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View Full Version : Roleplaying Displeased with Post-Apo. But why?



Sporeegg
2015-10-27, 07:24 AM
I struggle with the post apocalyptic setting, I really do.

I have always considered myself more of a fantasy type. To an extent, sci-fi or science fantasy (Star Wars!) does the trick for me, but there is a reason I never played more than 2 hours of Fallout. But now my DM is dead set about this new edition of Degenesis (and quite happy about it). And while I can make do I always wonder how I could use my time in more fun ways and I only really participate because it is fun to be with the guys. The game isn't as much incentive as the people I play it with.

But I wonder why I am so displeased with the setting or settings. They've told me we PCs would be scrounging for food and shelter, and yet everyone is taken care of, and food (often of questionable quality) is also free because we all are members of organizations (basically a requirement from the system, substituting for classes). Then there's a wild mixture of weaponry and epochs. Some tribes hunt with primitive spears, but obviously guns have a huge mechanical advantage and can only be challenged by melee weapons if the character is built heavily towards it (read: if the PC can tank at least two gunwounds and then one or twoshot the gunner).

But I guess the major issue is with it lacking a certain kind of excitement. Fantasy allows you to use fantasical monsters, magic and other impossible things. Science Fiction allows you to technobabble yourself out of situations, introduces possible alien species and a vast array of worlds unimagined of. Post Apocalyptic in its current form allows for a dirtier version of our world. Yay, I guess? There's still politics (no major govt. but smaller warlords gaining areas of influence) and the thrill of survival has been taken from the PCs. In one occasion the PC of the DM's wife ventured out solo into enemy territory covering what is essentially gang signs with her marks. The degenerated mutants confronted her in an intense standoff. And while it was climactic at the time, she survived because you could see the DM thinking about a way to not kill his wives' PC (reason was because you don't kill a woman who could bear children). He likes to treat players equally so we can expect to survive other impossible encounters. And I feel plot armor is the absolutely wrong thing for such a game.

Enlighten me please. I feel like I could like this genre. I feel like the possibility of tension and drama has been wasted. How would you up the ante for me without deliberately doing stupid things? At the moment it feels like a more dull and boring version of today.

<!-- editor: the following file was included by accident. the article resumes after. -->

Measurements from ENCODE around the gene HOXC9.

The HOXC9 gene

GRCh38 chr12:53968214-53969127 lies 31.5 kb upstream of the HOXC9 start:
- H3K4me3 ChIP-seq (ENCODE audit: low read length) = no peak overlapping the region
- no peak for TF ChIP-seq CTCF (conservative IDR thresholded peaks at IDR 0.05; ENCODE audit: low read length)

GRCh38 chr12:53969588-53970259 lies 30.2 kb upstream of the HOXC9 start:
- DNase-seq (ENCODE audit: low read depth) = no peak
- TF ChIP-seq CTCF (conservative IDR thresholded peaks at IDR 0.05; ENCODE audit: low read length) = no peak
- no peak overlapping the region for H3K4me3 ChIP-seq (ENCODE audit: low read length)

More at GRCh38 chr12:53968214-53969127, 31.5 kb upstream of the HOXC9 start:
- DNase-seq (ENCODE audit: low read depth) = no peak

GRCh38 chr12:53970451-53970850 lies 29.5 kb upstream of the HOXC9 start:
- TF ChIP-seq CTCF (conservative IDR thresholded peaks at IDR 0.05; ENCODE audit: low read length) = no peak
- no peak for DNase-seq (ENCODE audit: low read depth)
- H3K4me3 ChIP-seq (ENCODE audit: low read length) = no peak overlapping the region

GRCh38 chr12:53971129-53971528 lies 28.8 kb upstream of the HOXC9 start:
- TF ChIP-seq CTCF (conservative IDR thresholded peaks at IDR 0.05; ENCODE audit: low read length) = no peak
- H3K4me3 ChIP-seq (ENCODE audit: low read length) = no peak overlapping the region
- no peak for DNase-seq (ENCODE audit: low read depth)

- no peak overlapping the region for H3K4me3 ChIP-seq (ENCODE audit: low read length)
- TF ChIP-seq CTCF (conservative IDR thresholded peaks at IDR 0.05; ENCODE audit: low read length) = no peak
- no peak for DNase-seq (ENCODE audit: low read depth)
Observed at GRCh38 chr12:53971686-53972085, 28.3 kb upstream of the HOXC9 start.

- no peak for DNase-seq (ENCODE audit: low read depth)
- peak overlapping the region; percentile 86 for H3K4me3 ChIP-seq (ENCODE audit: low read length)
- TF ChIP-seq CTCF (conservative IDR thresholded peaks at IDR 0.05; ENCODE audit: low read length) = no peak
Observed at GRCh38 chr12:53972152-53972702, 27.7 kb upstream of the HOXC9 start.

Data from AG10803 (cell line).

There is mutated wildlife (which we either kill by the dozen because we are so heavily armed or the packs avoid us because our group is so big). there are mutated humanoids (which aren't known for being in the area we are playing in) and there is possibility for politics in the city (which honestly bore me not matter what setting). There's also a big chemical facility which is heavily guarded (and slipping into there would give us rank, power and money) but it is a suicide run and nothing my PC would do (a teenager with younger siblings).

I know "no gaming is better than bad gaming". But it has the potential to be good (the majority of my group enjoys it so there has to be something) and I want to awaken said potential.

hymer
2015-10-27, 08:27 AM
"no gaming is better than bad gaming"

That's one I never quite understood. Plenty of kinds of gaming are better than bad gaming! I know!

My reaction to your problem (beyond sympathy): Sounds to me like your main problem could be how close post-apocalypse is to settings you really like. You can't help subconsciously comparing. If that's the case, it's a tough nut to crack. I suppose you could embrace as close as you can a different kind of setting, and yet fit in. Could you make a Don Quijote-like character, who fancies himself a noble knight, and sees everything in high fantasy trope terms? It could be more subtle than that and still work, perhaps.
I think a lot of the attraction of the Fallout setting is how it manages to blend many genres, and still retain its very own tone and style. There's techno-thriller, western, heroic adventure, survival horror and noir film all rolled into one (and I'm sure that doesn't exhaust the list of genres being borrowed from). Maybe you can find the things you like and somehow grab onto them.

At any rate, best of luck.

AdmiralCheez
2015-10-27, 08:38 AM
Well, like a lot things, it all comes down to how the group plays it. If you're playing a post apocalypse setting like a dirty version of the modern world, where everyone is somehow well fed and well armed, that's not really what I would call "in the spirit of the post-apocalypse."

The way my group plays them is that even the most basic tasks can lead to adventure. Want to eat today? The small ramshackle town you wandered into is running low on supplies. A decent meal is expensive, so the PCs can either pay the fee and try to take a job to recoup the money, they can try bartering the mutant lizard skins they harvested in the wastes, they can try to steal it, they can help the town hunt for more food, they can try to scavenge some old-world tech and build a better irrigation system for their crops, or they can think of something completely different.